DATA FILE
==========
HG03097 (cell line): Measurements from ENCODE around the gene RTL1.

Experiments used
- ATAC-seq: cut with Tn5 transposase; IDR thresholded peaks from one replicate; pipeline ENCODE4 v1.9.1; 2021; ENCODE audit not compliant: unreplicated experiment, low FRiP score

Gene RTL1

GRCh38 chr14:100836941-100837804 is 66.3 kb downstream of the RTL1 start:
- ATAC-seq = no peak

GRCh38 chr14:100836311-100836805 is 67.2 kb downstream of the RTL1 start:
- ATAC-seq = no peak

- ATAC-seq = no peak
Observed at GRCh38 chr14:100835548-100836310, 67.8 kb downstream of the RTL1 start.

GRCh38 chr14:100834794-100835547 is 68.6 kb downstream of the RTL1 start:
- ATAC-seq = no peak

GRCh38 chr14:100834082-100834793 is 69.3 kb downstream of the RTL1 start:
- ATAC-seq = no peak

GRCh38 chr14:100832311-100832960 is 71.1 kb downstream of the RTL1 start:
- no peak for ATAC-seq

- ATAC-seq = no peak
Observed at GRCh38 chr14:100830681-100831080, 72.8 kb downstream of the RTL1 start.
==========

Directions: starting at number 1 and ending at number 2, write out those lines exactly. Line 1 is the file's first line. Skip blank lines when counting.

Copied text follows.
HG03097 (cell line): Measurements from ENCODE around the gene RTL1.

Experiments used